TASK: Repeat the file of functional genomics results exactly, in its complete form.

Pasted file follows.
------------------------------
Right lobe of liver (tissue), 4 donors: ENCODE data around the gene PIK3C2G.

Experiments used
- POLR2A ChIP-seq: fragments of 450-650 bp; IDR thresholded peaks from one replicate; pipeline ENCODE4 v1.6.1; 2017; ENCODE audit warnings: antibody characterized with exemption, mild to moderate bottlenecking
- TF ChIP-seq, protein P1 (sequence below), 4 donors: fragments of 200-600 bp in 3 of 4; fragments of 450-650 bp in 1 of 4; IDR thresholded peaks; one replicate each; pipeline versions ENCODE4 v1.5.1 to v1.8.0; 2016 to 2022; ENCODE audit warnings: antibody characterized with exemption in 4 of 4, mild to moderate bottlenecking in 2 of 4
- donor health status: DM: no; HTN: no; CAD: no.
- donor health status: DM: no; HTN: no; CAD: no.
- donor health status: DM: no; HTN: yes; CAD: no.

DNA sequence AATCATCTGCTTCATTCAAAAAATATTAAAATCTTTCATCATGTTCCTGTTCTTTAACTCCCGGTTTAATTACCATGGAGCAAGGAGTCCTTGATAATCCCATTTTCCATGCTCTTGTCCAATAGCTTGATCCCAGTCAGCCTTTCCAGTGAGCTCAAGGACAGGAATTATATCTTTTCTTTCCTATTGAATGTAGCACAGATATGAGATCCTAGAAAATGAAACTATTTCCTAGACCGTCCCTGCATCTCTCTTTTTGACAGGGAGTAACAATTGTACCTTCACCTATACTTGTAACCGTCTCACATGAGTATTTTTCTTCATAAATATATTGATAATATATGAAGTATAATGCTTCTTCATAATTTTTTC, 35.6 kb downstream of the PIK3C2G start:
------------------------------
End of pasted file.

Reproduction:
Right lobe of liver (tissue), 4 donors: ENCODE data around the gene PIK3C2G.

Experiments used
- POLR2A ChIP-seq: fragments of 450-650 bp; IDR thresholded peaks from one replicate; pipeline ENCODE4 v1.6.1; 2017; ENCODE audit warnings: antibody characterized with exemption, mild to moderate bottlenecking
- TF ChIP-seq, protein P1 (sequence below), 4 donors: fragments of 200-600 bp in 3 of 4; fragments of 450-650 bp in 1 of 4; IDR thresholded peaks; one replicate each; pipeline versions ENCODE4 v1.5.1 to v1.8.0; 2016 to 2022; ENCODE audit warnings: antibody characterized with exemption in 4 of 4, mild to moderate bottlenecking in 2 of 4
- donor health status: DM: no; HTN: no; CAD: no.
- donor health status: DM: no; HTN: no; CAD: no.
- donor health status: DM: no; HTN: yes; CAD: no.

DNA sequence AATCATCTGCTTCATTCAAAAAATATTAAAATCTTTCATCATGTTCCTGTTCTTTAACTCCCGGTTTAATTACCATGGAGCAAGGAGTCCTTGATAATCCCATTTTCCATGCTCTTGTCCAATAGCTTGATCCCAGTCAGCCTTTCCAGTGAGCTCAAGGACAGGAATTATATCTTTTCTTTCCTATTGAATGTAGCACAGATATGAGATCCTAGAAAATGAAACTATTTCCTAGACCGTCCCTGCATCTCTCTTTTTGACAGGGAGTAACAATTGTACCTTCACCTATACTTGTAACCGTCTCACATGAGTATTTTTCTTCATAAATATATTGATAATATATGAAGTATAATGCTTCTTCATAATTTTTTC, 35.6 kb downstream of the PIK3C2G start: